Inexor is a MIT-licensed open-source project which develops a new 3D octree game engine by combining modern C++ with Vulkan API.
- Source Code
- How to contribute
- Frequently asked questions
- What is Inexor?
- Which platforms are supported?
- What is the current state of the project?
- How is Inexor organized?
- How to contact us?
- How to build?
- Where to find Inexor’s documentation?
- What is Vulkan API?
- Why is Vulkan API the future?
- Can you explain Vulkan API in simple terms?
- How difficult is development with Vulkan API?
- Does my graphics card support Vulkan API?
- Will you support other rendering APIs?
- Which topics are currently not in focus of development?
- Helpful Links
- Source Code License
- Contact us
Frequently asked questions¶
What is Inexor?¶
We have the following goals for the Inexor engine:
Create a Vulkan API codebase which can be used in production.
We are using good software engineering practices:
Use of the new C++ standard library (C++11, C++14, and C++17).
Code documentation using doxygen.
You can find Vulkan example code online which follows the mantra “don’t use this in production - it’s tutorial code”. Inexor disagrees with this as we believe that defeats its own purpose. If example code is not meant to be used in some other projects then there’s something wrong with that example code. Many projects don’t use a proper memory management library like VMA or they do not abstract their code using RAII, but use a lot of code duplication instead. Inexor is designed to be used in production. Bear in mind however that Inexor is also still far away from being a finished game engine.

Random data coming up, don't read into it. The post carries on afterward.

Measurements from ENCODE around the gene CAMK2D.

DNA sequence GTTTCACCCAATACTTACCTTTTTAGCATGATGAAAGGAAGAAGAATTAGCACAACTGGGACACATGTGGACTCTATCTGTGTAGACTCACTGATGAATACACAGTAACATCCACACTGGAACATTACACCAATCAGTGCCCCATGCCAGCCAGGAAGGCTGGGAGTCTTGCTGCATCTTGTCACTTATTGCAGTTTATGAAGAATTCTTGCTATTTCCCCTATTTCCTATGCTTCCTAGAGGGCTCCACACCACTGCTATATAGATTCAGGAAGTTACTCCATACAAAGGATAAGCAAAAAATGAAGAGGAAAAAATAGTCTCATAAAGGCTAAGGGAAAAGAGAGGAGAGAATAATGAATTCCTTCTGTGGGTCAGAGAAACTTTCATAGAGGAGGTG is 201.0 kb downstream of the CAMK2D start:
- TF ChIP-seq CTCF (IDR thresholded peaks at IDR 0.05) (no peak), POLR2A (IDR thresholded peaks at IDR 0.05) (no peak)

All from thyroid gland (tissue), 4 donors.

Which platforms are supported?¶
We support x64 Microsoft Windows 8, 8.1, and 10.
We support every x64 Linux distribution for which Vulkan drivers exist.
We do not support macOS or iOS because it would require us to use MoltenVK to get Vulkan running on Mac OS. Additionally, this would require some changes in the engines as not all of Inexor’s dependencies are available on macOS or iOS.
We also do not support Android because this would require some changes in the engines as not all of Inexor’s dependencies are available on Android.
What is the current state of the project?¶
We are still in very early development, but this project can already offer:
A modern C++17 codebase with a setup for CMake and conan package manager.
Stable builds for Windows and Linux using Continuous Integration (CI).
A rendergraph in early development.
ImGui integration using separate renderpasses.
RAII wrappers for various Vulkan resources.
Extensive logging with spdlog.
Vulkan Memory Allocator for graphics memory management.
VMA memory replays for debugging are already working.
How is Inexor organized?¶
Inexor has no central authority.
It’s a headless collective which makes decisions through creative discussions.
We are welcoming new contributors to our team.
How to contact us?¶
How to build?¶
Where to find Inexor’s documentation?¶
Read our docs here.